And even if it doesn′t assume statistically significance, I′m trying to ask, you know, what are you reading from the signal, give the concerns that have been voiced about the potential concern over vaccines?
DR. NOWAK: Laura.
DR. SCHIEVE: Well, I guess I would say it′s not--because these surveys were two separate samples of the U.S. population and it isn′t advisable to combine the samples together. But you′re right. We did report the age differences and we do comment in the paper on the fact that they show the same pattern.
In terms of the signal, again, I think that this is the first time we have really looked at diagnosed autism on a parent survey and it′s important to keep in mind, that although we′re very encouraged that our results were in line with those of other studies, that the method is different and for this method we′ll be very dependent on access to services and receiving a diagnosis of autism, and communication of that diagnosis to the parents, and of course parents correctly recalling that.
So all of that being said, when we look at patterns like this, we do feel that it merits monitoring those patterns for many reasons, and one of them being--are children being diagnosed at early ages? Is there room for improvement in diagnosis? And are there diagnostic differences in certain subgroups of the population? It is difficult to go beyond these particular surveys to infer beyond the causes of autism.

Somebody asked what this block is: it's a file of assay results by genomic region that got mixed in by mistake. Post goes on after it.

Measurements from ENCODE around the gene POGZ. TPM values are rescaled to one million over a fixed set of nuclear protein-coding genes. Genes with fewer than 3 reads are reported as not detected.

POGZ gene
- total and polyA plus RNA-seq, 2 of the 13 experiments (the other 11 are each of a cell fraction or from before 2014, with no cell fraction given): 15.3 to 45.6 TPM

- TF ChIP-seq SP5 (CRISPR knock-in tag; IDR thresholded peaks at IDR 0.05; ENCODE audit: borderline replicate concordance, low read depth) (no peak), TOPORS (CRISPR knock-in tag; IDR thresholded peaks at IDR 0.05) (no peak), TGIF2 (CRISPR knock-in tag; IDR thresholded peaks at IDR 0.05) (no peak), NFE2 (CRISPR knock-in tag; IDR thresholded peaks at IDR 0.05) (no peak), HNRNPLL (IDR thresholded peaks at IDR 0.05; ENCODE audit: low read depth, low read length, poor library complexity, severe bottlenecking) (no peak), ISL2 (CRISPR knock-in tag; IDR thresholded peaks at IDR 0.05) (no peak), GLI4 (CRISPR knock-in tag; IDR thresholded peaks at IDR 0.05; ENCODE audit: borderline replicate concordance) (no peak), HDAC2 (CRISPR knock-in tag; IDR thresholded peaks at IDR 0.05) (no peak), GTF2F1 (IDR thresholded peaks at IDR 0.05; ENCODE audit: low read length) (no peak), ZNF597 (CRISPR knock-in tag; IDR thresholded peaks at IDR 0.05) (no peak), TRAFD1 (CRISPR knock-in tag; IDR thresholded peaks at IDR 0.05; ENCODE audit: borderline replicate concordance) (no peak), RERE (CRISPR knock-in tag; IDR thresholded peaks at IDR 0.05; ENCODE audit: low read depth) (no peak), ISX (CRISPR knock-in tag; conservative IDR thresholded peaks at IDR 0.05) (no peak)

DR. CORDERO: Let me say that the first reason for this difference, and before thinking of any kind of other reason, is that the diagnoses have not been made and the children have not been recognized. There is ample evidence that that is really our major problem, and actually that is the reason that we have [off mike]
Let me also point out that studies that have used videotapes of children say that were diagnosed with autism at ages 2, 3, or 4, and when they went to their videotapes of when they were 6 months to 1 year old, actually consistently there were findings and there were indications that that child had autism as early as 6 months. So the major challenge we have right now is early recognition, and I think that this data do point out exactly that we have a major problem with that, and that is why it is so important to educate both pediatricians and parents about the early signs of autism.